Until the late 18th century, most farming was organised on the open field system.  Arable land in the area was usually divided into 3 or 5 large open fields.  Villagers held scattered strips, the idea being to share the good and poorer land.  The same crop was planted throughout a field and one of the fields was left fallow.  Villagers all had grazing rights on the fallow field, on the stubble after harvest and on the meadow land along the rivers.

All the villagers helped with the harvest, often without being paid.  They started between 3 and 4am and carried on until dusk, with a rest for lunch.  Gleaning the stubble allowed the poor to store the leftover grain for the winter, to be made into frumenty, which was something like porridge.  The harvested grain was milled at the windmill near Wilsthorpe (now the north end of Hawthorne Avenue).  Stray animals were placed in the pinfold on Cross Steet.

Although some of the Earl of Harrington’s land was already enclosed, the Sawley Enclosure Act of 1787 divided 800 acres of open fields between 35 people, though most of these had less than 10 acres each.  The Lord of the Manor (Earl of Harrington) was allocated over 200 acres.  John Towle of Sawley received more than 100 acres.  The enclosure acts disadvantaged poorer farmers but did improve farming efficiency and provided surplus food and labour for the industrial revolution.  They also created the hedgerows that now characterise the English land.  It was noted at the time that the fields near the Trent were never ploughed but kept as pasture as it was thought that better cheese was produced from cows fed on natural grass.   Sawley and Wilsthorpe both had pigeon houses (for meat).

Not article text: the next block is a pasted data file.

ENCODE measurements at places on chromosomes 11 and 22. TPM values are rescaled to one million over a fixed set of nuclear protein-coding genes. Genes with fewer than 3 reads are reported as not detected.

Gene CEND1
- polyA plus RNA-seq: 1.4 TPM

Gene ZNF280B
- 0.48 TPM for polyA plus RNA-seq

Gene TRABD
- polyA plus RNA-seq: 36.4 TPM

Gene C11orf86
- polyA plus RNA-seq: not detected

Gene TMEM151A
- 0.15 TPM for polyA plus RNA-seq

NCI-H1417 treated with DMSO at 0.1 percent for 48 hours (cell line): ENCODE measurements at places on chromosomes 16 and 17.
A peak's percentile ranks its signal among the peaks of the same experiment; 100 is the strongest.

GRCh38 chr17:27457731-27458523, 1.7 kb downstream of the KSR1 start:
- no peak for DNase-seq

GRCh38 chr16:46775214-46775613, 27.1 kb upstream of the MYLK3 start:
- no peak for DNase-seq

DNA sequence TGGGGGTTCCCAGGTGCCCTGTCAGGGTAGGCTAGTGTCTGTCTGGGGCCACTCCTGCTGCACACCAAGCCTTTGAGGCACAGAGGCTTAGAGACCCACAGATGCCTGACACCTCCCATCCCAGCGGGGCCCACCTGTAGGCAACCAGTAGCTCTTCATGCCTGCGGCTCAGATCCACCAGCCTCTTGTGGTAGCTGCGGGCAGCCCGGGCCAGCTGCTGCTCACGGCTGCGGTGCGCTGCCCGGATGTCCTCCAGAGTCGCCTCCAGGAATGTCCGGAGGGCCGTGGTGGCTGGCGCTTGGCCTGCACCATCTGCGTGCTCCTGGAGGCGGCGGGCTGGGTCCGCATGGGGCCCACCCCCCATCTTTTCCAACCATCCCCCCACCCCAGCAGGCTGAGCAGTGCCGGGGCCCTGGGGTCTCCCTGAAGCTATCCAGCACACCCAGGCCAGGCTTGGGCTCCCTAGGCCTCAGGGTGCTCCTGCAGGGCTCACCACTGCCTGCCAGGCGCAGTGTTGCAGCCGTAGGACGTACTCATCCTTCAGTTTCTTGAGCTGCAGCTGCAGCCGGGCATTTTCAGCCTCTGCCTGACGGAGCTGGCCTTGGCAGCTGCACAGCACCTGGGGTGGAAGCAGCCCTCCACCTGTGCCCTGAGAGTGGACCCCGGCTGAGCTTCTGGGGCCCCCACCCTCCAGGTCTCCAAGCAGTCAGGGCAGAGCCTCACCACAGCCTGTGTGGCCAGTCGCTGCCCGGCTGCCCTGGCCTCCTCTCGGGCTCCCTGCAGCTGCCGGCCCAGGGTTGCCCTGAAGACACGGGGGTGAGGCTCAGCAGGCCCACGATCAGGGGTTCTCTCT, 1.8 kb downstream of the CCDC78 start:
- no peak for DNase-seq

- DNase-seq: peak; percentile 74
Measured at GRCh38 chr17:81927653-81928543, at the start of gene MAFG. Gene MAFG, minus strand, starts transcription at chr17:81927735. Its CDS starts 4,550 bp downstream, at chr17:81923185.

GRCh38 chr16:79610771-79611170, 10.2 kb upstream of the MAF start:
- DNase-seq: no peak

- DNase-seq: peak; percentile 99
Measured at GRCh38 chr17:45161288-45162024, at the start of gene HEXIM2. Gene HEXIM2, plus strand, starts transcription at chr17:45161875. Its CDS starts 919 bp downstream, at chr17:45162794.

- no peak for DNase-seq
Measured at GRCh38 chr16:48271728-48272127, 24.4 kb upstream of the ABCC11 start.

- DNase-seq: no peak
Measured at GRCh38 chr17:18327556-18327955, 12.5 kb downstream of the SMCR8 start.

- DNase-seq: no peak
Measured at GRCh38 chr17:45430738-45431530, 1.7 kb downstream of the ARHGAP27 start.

Remains of medieval strip farming
Ridge and Furrow behind the Harrington Arms
Cattle being driven from milking to Sawley Meadows (the area between the Trent and Sawley Cut)

In medieval times only oxen* were used to pull ploughs and carts. They were gradually replaced by horses, especially after the Enclosure Acts, as it was much easier to turn a team of horses round in the smaller fields created by enclosure.  So the change from oxen to horses probably happened in Sawley in the late 18th century.

By 1827 Sawley had 14 farmers, including 3 generations of the Smith family.  In 1851 there were 18 farmers, with 74 men and boys and 6 women and girls employed in farm work.  Some of the farmers had other jobs, including baker, grocer, maltster and innkeeper.

See also: Farms

(*) Oxen are bullocks trained as draft animals.  Oxen is the only remaining English word that still uses the original Anglo Saxon plural suffix ‘en’ instead of ‘s’  (although ‘children’  uses a version of it). 

Fields around Sawley
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